Increasing blood pressures and other cardiovascular-related conditions are among the most common reasons women get readmitted to the hospital after birth.

In addition, having high blood pressure during pregnancy or delivery does increase the long-term risk of developing chronic hypertension and the life-long risk of cardiovascular related death.

Yes, women who have had pregnancy-related hypertension diagnoses in a prior pregnancy are at risk of developing it again. The earlier and more severe your hypertension was likely increases your risk of experiencing high blood pressure in a future pregnancy. It is possible, though, to have a future pregnancy without a recurrence of pregnancy-related blood pressure complications.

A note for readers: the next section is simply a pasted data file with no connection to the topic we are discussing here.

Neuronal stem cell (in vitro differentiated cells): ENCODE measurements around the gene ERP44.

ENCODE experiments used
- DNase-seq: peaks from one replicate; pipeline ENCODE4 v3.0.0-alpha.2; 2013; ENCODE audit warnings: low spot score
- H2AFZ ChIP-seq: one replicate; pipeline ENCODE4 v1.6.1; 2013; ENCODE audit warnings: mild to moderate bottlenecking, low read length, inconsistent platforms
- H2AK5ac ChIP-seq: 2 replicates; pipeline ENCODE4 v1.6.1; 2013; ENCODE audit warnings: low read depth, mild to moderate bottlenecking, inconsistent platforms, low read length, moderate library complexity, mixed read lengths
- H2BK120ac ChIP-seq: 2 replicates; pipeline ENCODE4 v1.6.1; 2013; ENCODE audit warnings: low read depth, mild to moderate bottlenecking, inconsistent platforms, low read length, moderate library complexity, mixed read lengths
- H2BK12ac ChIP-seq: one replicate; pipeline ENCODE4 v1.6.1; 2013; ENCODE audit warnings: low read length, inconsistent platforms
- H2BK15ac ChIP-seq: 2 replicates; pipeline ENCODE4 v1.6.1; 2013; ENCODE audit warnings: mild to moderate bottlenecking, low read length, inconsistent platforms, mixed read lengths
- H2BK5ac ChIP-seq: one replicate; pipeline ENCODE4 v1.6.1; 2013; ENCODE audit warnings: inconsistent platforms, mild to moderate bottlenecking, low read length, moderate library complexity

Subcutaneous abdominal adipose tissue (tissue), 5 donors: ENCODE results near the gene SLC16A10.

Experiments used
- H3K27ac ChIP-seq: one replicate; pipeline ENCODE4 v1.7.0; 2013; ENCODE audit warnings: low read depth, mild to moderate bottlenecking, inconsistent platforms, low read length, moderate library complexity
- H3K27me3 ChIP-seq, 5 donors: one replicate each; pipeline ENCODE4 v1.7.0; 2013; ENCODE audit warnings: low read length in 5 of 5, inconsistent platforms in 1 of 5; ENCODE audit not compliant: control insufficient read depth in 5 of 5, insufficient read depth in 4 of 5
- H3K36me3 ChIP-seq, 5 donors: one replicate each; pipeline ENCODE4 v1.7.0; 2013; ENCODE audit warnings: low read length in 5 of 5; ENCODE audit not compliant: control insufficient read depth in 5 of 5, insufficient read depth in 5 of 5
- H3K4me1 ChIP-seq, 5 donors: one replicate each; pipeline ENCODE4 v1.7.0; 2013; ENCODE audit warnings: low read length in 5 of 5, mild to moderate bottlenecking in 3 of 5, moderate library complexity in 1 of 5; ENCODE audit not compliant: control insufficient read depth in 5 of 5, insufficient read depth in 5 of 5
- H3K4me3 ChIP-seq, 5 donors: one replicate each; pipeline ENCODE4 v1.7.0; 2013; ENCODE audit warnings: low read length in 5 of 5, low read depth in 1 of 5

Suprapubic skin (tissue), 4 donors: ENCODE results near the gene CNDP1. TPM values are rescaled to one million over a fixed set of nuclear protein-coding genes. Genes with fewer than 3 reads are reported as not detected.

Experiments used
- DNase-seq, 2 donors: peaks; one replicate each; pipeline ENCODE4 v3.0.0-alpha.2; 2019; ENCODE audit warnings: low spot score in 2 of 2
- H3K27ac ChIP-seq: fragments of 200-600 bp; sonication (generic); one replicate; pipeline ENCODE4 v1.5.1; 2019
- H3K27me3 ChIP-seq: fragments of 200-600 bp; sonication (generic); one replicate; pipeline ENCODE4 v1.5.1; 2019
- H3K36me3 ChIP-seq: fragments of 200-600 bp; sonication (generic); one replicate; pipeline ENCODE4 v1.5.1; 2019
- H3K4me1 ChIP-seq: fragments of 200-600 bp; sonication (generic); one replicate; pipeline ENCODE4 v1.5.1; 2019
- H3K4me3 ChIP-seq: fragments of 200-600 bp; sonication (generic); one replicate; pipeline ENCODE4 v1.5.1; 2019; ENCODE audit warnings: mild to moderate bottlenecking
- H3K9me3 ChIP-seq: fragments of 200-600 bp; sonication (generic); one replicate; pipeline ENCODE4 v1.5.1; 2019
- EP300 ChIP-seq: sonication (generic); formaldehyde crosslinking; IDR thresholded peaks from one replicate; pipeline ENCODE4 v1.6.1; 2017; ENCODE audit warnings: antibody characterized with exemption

Aspirin is recommended to reduce the risk of high blood pressure during pregnancy for anyone who experienced high blood pressure in a previous pregnancy. Discuss with your obstetrics health care provider to learn more.

Watch this video produced by UnityPoint Health-Meriter Hospital to learn more about safe pregnancy with high blood pressure.

Yes, we recommend a follow-up visit with your primary care provider within one year of your delivery. Additionally, annual evaluations of your overall health and specifically your blood pressure should be a long-term health priority. Lastly, consider a preconception evaluation with your OB provider before a future pregnancy to identify any concerns related to your pregnancy-related hypertension, chronic hypertension and any preventative strategies that will increase your chance of having a healthy pregnancy.